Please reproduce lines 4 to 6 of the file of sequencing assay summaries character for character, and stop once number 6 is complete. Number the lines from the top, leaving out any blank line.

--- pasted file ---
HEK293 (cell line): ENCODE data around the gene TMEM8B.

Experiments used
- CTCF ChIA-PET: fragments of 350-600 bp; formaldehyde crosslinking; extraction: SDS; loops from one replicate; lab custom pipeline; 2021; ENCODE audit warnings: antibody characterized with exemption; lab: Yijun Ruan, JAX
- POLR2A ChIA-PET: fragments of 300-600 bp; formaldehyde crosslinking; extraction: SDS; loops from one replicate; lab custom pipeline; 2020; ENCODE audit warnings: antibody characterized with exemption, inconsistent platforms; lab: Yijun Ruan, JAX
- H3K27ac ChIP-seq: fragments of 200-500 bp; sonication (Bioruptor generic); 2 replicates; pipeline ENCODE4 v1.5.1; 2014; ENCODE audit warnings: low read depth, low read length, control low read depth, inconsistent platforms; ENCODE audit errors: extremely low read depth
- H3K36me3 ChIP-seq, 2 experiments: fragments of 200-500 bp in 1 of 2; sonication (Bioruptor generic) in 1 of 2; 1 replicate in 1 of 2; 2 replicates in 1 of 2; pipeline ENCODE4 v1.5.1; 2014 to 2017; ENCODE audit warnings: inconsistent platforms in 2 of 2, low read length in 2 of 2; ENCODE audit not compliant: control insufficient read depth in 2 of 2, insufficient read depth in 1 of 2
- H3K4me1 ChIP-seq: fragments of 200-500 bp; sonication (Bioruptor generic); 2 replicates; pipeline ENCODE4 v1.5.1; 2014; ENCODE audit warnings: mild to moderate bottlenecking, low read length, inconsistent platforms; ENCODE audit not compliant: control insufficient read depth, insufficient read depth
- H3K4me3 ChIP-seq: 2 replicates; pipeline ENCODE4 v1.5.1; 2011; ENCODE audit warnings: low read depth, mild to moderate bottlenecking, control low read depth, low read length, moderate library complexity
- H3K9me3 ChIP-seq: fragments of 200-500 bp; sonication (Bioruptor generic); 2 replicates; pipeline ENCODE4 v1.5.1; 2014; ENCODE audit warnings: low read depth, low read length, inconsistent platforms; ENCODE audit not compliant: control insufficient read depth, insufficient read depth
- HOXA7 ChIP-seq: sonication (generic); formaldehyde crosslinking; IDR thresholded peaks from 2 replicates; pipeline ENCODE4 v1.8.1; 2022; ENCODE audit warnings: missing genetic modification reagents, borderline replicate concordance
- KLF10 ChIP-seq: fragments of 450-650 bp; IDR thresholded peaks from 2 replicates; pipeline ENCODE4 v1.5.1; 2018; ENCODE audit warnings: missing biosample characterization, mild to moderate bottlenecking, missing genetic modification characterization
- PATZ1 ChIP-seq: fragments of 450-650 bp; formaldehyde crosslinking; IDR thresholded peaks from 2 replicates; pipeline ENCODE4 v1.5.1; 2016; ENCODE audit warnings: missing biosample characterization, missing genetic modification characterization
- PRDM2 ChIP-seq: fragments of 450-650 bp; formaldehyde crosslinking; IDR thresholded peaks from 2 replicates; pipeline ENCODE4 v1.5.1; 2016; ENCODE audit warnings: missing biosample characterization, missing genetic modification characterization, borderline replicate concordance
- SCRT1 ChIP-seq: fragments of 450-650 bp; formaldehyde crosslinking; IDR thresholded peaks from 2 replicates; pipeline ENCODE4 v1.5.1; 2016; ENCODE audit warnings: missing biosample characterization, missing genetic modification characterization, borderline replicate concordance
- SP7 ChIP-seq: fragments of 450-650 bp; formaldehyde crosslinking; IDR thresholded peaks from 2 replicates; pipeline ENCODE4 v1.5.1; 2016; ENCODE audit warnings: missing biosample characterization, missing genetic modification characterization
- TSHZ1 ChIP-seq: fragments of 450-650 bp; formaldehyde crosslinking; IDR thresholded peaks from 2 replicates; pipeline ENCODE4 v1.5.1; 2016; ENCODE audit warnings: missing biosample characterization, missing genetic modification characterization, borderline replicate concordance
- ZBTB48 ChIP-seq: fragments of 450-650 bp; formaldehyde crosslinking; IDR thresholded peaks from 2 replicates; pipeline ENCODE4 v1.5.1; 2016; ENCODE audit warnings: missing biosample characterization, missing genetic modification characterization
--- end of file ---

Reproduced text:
- POLR2A ChIA-PET: fragments of 300-600 bp; formaldehyde crosslinking; extraction: SDS; loops from one replicate; lab custom pipeline; 2020; ENCODE audit warnings: antibody characterized with exemption, inconsistent platforms; lab: Yijun Ruan, JAX
- H3K27ac ChIP-seq: fragments of 200-500 bp; sonication (Bioruptor generic); 2 replicates; pipeline ENCODE4 v1.5.1; 2014; ENCODE audit warnings: low read depth, low read length, control low read depth, inconsistent platforms; ENCODE audit errors: extremely low read depth
- H3K36me3 ChIP-seq, 2 experiments: fragments of 200-500 bp in 1 of 2; sonication (Bioruptor generic) in 1 of 2; 1 replicate in 1 of 2; 2 replicates in 1 of 2; pipeline ENCODE4 v1.5.1; 2014 to 2017; ENCODE audit warnings: inconsistent platforms in 2 of 2, low read length in 2 of 2; ENCODE audit not compliant: control insufficient read depth in 2 of 2, insufficient read depth in 1 of 2